While ultimately destined to be fully autonomous, the pod-like 2-seaters are being deployed with safety drivers that have access to rudimentary controls to take over if needed. The vehicles are also capped at what Google calls a neighborhood-friendly 25mph.
The pods, which loosely resemble the tiny vehicles from Smart, are running the same software found on earlier Lexus RX 450H prototypes. Since first hitting the road in 2014, the Lexus fleet has logged more than a million miles of autonomous driving and nearly 800,000 miles of manual mode operation.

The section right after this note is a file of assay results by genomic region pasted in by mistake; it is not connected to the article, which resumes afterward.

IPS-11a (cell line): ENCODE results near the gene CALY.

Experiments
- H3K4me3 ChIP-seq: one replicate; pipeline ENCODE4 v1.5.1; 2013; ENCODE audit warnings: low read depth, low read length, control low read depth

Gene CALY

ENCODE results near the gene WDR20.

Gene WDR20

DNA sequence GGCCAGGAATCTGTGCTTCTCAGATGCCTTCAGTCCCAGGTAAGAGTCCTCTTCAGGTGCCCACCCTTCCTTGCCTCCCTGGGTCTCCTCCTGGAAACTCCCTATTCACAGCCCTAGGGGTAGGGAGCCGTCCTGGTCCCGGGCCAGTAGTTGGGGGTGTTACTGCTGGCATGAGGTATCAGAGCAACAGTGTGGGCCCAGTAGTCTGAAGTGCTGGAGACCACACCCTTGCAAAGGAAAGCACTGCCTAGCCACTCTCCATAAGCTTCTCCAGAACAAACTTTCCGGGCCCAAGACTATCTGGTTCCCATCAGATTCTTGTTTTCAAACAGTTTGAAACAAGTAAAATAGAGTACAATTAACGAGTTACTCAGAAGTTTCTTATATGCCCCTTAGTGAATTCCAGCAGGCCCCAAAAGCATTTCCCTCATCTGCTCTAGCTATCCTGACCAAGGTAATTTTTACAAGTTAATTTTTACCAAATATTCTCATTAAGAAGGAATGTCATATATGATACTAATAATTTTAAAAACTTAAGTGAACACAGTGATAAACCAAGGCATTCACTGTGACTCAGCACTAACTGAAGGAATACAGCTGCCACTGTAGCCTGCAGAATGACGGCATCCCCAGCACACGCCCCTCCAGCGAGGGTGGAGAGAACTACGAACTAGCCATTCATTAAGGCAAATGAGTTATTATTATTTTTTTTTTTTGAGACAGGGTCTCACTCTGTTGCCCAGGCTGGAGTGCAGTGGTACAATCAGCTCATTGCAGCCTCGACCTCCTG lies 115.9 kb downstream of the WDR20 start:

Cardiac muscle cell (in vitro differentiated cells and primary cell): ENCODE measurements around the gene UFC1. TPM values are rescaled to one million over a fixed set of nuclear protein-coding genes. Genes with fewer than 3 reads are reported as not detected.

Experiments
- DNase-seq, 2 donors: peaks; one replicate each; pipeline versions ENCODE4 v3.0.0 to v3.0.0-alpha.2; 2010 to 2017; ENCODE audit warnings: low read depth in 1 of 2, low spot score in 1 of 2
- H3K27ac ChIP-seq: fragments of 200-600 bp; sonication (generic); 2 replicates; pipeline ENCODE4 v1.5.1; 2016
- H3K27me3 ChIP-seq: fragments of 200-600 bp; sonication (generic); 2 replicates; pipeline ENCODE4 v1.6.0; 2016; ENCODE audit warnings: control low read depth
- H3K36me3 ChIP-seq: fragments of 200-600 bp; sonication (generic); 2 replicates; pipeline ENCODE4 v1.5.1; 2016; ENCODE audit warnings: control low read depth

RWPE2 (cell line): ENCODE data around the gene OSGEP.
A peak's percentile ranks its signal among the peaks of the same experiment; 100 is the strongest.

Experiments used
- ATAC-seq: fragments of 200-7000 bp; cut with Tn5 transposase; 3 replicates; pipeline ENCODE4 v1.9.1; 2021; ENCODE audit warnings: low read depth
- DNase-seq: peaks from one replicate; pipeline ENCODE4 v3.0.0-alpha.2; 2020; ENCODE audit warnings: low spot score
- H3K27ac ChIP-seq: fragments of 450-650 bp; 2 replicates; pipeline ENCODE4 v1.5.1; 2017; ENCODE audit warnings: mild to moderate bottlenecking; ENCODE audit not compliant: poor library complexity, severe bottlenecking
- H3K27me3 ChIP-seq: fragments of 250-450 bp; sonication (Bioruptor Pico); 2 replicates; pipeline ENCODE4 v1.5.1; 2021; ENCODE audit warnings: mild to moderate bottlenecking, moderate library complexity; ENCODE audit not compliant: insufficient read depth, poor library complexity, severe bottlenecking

Collectively, the vehicles have been involved in a total of 13 accidents although none have been Google’s fault. Most involve their vehicles being rear-ended while sitting idle at stop lights.
Some experts believe self-driving cars may not become available to the public for another 10 years. Once they do arrive, however, they’re expected to have a major impact – some good, some not so good – on a number of different industries, many of which aren’t directly related to the automotive industry.
Google said it really wants to hear feedback from the community regarding how they are driving. Those interested in taking the company up on the offer can do so over at its dedicated self-driving car website.